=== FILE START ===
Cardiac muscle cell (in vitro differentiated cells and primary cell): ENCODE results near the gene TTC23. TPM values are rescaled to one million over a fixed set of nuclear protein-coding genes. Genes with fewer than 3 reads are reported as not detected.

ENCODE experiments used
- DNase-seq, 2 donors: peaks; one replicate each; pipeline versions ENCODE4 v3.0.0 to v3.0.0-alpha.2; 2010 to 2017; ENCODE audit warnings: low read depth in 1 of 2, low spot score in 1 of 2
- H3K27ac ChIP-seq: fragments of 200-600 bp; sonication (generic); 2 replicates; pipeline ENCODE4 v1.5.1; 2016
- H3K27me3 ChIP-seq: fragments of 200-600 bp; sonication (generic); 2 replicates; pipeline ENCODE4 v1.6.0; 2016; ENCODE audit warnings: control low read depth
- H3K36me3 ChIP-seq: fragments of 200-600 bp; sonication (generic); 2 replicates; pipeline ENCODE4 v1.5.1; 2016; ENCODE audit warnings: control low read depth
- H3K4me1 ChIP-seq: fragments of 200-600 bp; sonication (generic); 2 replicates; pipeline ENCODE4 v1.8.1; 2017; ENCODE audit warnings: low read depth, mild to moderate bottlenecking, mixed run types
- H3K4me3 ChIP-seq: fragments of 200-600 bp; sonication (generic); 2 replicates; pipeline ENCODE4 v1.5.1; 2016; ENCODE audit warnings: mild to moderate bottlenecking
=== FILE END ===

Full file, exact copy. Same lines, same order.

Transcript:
Cardiac muscle cell (in vitro differentiated cells and primary cell): ENCODE results near the gene TTC23. TPM values are rescaled to one million over a fixed set of nuclear protein-coding genes. Genes with fewer than 3 reads are reported as not detected.

ENCODE experiments used
- DNase-seq, 2 donors: peaks; one replicate each; pipeline versions ENCODE4 v3.0.0 to v3.0.0-alpha.2; 2010 to 2017; ENCODE audit warnings: low read depth in 1 of 2, low spot score in 1 of 2
- H3K27ac ChIP-seq: fragments of 200-600 bp; sonication (generic); 2 replicates; pipeline ENCODE4 v1.5.1; 2016
- H3K27me3 ChIP-seq: fragments of 200-600 bp; sonication (generic); 2 replicates; pipeline ENCODE4 v1.6.0; 2016; ENCODE audit warnings: control low read depth
- H3K36me3 ChIP-seq: fragments of 200-600 bp; sonication (generic); 2 replicates; pipeline ENCODE4 v1.5.1; 2016; ENCODE audit warnings: control low read depth
- H3K4me1 ChIP-seq: fragments of 200-600 bp; sonication (generic); 2 replicates; pipeline ENCODE4 v1.8.1; 2017; ENCODE audit warnings: low read depth, mild to moderate bottlenecking, mixed run types
- H3K4me3 ChIP-seq: fragments of 200-600 bp; sonication (generic); 2 replicates; pipeline ENCODE4 v1.5.1; 2016; ENCODE audit warnings: mild to moderate bottlenecking